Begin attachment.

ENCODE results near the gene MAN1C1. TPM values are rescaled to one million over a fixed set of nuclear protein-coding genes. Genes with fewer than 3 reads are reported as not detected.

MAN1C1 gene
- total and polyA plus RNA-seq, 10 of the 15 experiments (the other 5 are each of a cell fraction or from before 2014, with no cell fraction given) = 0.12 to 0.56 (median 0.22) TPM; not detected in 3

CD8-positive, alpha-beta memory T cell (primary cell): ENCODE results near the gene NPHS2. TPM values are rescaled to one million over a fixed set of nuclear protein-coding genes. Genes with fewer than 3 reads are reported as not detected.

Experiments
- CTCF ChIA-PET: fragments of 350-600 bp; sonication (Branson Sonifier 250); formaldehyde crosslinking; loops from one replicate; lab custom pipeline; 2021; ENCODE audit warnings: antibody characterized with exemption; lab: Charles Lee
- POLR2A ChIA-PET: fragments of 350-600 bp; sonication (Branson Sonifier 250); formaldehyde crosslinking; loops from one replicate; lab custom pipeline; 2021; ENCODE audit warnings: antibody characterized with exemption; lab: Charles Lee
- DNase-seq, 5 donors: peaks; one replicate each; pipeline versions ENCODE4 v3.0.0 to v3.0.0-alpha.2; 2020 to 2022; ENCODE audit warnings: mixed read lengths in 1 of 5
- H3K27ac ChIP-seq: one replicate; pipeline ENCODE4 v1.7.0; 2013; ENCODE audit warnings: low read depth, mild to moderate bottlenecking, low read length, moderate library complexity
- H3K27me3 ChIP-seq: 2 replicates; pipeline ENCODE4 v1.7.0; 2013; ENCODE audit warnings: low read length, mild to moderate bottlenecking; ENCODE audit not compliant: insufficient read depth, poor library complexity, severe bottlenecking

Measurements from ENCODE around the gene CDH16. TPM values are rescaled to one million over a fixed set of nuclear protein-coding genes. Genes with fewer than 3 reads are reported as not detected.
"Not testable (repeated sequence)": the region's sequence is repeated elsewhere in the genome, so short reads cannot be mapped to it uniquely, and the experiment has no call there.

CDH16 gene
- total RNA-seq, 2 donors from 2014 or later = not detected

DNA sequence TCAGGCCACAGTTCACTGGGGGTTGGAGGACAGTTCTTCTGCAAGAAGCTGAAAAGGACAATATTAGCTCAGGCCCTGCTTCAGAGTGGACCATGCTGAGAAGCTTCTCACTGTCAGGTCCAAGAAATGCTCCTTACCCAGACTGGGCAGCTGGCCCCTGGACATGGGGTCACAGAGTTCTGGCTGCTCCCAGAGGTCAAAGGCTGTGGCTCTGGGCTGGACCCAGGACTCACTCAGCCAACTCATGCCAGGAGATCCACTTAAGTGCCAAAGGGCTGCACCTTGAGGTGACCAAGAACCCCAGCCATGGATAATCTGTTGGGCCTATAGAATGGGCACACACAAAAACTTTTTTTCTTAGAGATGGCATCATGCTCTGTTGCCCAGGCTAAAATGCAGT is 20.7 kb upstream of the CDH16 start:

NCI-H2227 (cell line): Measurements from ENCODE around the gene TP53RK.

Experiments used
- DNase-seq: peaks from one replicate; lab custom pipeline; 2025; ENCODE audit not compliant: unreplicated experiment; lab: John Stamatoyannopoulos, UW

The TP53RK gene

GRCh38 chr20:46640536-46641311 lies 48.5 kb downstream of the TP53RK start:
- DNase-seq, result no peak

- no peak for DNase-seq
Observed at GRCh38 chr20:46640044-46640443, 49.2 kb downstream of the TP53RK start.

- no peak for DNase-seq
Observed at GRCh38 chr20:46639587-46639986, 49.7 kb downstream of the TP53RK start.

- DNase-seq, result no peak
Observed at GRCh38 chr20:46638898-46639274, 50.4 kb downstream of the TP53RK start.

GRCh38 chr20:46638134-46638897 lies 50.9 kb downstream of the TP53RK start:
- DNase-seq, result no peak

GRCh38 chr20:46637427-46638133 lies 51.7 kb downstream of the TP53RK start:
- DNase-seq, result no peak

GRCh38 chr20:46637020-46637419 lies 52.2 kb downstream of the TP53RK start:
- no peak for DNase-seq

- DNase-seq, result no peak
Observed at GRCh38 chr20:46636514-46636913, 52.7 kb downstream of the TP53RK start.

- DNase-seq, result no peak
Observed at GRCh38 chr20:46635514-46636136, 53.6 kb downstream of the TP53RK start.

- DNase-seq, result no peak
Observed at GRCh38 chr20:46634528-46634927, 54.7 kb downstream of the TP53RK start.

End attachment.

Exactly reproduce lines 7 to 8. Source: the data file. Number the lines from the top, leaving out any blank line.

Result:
- POLR2A ChIA-PET: fragments of 350-600 bp; sonication (Branson Sonifier 250); formaldehyde crosslinking; loops from one replicate; lab custom pipeline; 2021; ENCODE audit warnings: antibody characterized with exemption; lab: Charles Lee
- DNase-seq, 5 donors: peaks; one replicate each; pipeline versions ENCODE4 v3.0.0 to v3.0.0-alpha.2; 2020 to 2022; ENCODE audit warnings: mixed read lengths in 1 of 5